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AT&T looks to bring high-speed internet to 100 cities

AT&T is looking to take a page out of Google’s book. According to CNN on Tuesday, the company has announced a plan to roll out high-speed internet networks, similar to Google Fiber, in 100 cities throughout the United States. AT&T U-verse with GigaPower, as the network is called, would provide internet with speeds up to 1 gigabit per second. This speed is 100 times faster than regular internet speeds.

AT&T wants to offer a high-speed internet service similar to Google Fiber
Photo by David McNew/Getty Images

The telecommunications company has already selected several cities it believes would benefit from a network upgrade. These cities include Atlanta, Ga.; St. Louis; San Diego; San Jose; Kansas City, Kan..; Los Angeles; Miami; Nashville; Houston; Oakland, Calif. and others. However, no area is completely guaranteed to receive the upgrade. In each area, it depends what local officials and AT&T can agree on.

The company says they are already starting discussions with local leaders in their intended areas. The requirements for the areas were that each city would have a suitable existing network and there would be a high demand for a service to provide high-speed internet.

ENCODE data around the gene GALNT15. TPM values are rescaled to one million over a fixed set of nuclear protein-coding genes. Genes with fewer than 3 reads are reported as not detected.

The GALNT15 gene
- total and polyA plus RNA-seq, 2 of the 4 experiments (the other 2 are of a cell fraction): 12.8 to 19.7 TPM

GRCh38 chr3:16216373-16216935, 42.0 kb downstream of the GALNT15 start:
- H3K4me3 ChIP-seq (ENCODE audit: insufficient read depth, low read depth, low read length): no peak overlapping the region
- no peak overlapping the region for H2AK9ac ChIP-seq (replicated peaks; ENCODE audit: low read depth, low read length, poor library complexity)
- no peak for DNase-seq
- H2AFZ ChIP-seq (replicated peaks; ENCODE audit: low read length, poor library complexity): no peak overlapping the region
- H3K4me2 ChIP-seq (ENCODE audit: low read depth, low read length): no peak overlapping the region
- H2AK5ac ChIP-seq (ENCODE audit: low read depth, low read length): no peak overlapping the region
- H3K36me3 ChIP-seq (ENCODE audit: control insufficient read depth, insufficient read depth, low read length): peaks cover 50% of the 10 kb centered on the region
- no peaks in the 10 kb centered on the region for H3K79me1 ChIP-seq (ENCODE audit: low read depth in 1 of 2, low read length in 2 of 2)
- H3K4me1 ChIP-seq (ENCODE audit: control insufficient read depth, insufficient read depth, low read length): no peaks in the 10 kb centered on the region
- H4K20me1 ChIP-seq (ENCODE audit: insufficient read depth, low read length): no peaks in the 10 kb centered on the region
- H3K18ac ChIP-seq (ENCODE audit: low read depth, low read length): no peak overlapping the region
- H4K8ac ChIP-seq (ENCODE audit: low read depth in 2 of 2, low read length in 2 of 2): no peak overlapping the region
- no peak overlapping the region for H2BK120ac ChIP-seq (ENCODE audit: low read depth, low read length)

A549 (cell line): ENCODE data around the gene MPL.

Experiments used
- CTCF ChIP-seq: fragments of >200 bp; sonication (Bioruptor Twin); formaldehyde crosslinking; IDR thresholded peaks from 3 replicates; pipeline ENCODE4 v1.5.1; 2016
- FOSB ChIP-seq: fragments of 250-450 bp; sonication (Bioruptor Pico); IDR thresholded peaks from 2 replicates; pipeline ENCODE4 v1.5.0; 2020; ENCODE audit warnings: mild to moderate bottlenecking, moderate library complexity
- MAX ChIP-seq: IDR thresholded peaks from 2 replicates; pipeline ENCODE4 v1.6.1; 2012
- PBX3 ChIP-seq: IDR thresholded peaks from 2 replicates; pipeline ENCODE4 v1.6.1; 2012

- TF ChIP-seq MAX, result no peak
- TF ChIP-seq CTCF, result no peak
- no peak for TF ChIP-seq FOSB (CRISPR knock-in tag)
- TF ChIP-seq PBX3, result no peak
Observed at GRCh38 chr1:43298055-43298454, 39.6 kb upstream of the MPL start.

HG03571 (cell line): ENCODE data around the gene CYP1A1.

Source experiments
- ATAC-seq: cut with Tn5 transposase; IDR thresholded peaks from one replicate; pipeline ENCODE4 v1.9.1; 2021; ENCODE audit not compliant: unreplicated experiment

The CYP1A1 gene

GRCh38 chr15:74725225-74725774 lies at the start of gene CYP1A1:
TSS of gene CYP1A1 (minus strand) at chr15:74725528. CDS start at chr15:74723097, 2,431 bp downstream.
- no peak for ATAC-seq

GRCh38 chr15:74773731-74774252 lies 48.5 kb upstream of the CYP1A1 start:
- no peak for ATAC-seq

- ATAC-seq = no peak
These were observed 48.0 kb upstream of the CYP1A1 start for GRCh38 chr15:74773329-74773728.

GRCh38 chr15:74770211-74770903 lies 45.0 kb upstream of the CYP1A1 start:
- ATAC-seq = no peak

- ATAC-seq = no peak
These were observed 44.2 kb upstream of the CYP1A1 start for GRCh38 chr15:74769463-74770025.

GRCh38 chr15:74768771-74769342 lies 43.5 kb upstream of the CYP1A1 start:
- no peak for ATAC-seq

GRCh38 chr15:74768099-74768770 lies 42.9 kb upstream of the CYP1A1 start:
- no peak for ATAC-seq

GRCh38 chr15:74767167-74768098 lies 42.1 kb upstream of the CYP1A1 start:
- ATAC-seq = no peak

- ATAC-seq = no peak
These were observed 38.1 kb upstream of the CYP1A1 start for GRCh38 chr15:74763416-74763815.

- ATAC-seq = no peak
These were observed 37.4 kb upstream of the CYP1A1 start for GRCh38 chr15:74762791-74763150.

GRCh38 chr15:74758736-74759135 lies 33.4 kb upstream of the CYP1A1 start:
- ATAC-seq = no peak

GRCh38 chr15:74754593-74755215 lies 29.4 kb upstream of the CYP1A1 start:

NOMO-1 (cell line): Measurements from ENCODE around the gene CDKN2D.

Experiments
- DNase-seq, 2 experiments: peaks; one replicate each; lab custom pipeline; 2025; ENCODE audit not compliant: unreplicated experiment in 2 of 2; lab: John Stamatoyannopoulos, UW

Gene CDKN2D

AT&T already announced it would install high-speed networks in Dallas and Austin, Tx. It also says that two cities in North Carolina, Winston-Salem and Raleigh-Durham, could be close behind.

Google started their high-speed internet efforts back in 2012. Their service also promises speeds of 1 gigabit per second. The service is available in Provo, Utah; Kansas City, Ks. and there are plans to also offer it in Austin, Tx.

The Kansas City Star reports that when Google Fiber offered their internet in Kansas City, internet providers experienced a customer loss. To perhaps combat this, as well as to be forward-thinking, AT&T is now offering their own product, with the same benefits. However, existing AT&T customers won’t have to go through the hassle of switching to a different internet provider.